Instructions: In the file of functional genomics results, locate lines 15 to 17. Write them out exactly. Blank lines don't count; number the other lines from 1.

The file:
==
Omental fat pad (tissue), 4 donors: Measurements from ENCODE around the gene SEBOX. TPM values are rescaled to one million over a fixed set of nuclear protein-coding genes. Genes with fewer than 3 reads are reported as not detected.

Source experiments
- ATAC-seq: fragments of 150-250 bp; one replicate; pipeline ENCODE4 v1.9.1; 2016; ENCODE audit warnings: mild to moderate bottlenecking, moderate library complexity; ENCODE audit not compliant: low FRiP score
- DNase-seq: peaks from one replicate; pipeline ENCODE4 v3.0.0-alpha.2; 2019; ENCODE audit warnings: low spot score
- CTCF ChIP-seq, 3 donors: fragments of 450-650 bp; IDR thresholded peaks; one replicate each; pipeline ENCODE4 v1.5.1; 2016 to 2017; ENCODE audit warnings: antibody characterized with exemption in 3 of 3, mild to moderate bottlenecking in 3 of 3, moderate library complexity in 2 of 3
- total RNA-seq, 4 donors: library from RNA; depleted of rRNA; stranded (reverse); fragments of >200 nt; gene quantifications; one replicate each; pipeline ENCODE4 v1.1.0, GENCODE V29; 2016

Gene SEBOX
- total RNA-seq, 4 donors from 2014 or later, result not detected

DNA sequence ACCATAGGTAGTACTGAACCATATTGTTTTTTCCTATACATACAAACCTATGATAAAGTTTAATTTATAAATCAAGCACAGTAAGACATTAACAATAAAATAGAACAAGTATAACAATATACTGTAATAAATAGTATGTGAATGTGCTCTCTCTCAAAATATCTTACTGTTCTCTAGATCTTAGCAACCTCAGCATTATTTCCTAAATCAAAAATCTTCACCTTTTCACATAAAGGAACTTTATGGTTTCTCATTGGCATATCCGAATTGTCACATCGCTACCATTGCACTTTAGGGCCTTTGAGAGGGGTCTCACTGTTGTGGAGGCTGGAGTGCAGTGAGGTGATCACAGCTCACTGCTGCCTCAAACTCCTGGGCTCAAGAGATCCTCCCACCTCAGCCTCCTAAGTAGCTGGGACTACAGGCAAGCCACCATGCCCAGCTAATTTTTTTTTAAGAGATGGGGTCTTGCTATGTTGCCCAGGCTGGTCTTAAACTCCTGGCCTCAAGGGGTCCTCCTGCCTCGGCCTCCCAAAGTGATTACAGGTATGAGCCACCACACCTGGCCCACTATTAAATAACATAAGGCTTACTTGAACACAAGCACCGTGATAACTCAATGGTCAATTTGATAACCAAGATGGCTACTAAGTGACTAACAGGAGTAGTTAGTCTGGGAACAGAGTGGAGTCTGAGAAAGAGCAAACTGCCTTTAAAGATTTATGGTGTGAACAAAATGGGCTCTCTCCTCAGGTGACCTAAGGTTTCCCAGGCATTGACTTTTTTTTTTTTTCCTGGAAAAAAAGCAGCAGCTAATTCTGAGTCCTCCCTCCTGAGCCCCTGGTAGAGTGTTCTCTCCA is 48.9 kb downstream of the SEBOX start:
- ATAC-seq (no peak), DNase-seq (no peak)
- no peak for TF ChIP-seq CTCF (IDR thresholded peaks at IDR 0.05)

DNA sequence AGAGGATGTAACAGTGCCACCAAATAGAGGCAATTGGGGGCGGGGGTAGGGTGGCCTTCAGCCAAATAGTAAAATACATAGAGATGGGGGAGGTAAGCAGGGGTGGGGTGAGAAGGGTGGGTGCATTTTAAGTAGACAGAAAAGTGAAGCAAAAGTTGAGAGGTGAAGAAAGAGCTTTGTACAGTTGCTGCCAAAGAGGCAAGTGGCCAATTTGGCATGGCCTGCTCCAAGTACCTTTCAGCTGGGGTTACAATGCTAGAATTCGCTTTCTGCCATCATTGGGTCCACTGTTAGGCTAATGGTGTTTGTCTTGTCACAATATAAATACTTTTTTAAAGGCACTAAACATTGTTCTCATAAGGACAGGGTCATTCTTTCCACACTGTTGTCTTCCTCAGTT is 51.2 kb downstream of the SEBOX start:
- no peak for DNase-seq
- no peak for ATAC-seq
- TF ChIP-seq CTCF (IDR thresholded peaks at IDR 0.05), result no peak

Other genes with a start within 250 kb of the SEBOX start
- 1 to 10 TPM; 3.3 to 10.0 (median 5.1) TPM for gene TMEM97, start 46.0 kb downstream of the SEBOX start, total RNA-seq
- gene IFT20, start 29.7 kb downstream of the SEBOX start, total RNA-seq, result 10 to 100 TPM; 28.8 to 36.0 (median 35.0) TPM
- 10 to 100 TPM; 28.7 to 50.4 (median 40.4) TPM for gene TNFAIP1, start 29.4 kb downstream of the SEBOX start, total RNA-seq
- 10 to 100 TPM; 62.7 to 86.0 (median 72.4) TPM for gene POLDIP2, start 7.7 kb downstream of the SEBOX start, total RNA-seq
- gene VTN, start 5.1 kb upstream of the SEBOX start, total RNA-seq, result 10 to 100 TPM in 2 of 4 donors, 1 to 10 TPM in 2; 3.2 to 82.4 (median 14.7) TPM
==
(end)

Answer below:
- TF ChIP-seq CTCF (IDR thresholded peaks at IDR 0.05), result no peak

Other genes with a start within 250 kb of the SEBOX start
- 1 to 10 TPM; 3.3 to 10.0 (median 5.1) TPM for gene TMEM97, start 46.0 kb downstream of the SEBOX start, total RNA-seq